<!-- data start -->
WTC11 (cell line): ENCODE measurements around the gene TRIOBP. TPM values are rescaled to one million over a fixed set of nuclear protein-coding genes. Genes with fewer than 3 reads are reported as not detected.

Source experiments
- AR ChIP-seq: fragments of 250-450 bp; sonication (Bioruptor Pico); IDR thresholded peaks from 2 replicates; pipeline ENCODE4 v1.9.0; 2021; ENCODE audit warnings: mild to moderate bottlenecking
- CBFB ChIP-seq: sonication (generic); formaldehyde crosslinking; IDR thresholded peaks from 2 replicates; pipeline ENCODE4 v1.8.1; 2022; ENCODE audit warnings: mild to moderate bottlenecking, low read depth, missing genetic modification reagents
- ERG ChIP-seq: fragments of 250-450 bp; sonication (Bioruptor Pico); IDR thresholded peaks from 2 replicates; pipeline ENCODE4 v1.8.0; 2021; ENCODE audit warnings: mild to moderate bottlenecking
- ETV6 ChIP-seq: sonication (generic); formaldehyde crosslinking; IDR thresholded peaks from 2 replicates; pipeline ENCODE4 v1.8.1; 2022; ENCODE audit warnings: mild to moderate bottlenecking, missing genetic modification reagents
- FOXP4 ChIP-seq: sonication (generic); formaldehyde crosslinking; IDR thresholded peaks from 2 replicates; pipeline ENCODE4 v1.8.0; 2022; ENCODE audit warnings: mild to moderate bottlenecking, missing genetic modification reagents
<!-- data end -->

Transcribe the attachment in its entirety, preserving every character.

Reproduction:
WTC11 (cell line): ENCODE measurements around the gene TRIOBP. TPM values are rescaled to one million over a fixed set of nuclear protein-coding genes. Genes with fewer than 3 reads are reported as not detected.

Source experiments
- AR ChIP-seq: fragments of 250-450 bp; sonication (Bioruptor Pico); IDR thresholded peaks from 2 replicates; pipeline ENCODE4 v1.9.0; 2021; ENCODE audit warnings: mild to moderate bottlenecking
- CBFB ChIP-seq: sonication (generic); formaldehyde crosslinking; IDR thresholded peaks from 2 replicates; pipeline ENCODE4 v1.8.1; 2022; ENCODE audit warnings: mild to moderate bottlenecking, low read depth, missing genetic modification reagents
- ERG ChIP-seq: fragments of 250-450 bp; sonication (Bioruptor Pico); IDR thresholded peaks from 2 replicates; pipeline ENCODE4 v1.8.0; 2021; ENCODE audit warnings: mild to moderate bottlenecking
- ETV6 ChIP-seq: sonication (generic); formaldehyde crosslinking; IDR thresholded peaks from 2 replicates; pipeline ENCODE4 v1.8.1; 2022; ENCODE audit warnings: mild to moderate bottlenecking, missing genetic modification reagents
- FOXP4 ChIP-seq: sonication (generic); formaldehyde crosslinking; IDR thresholded peaks from 2 replicates; pipeline ENCODE4 v1.8.0; 2022; ENCODE audit warnings: mild to moderate bottlenecking, missing genetic modification reagents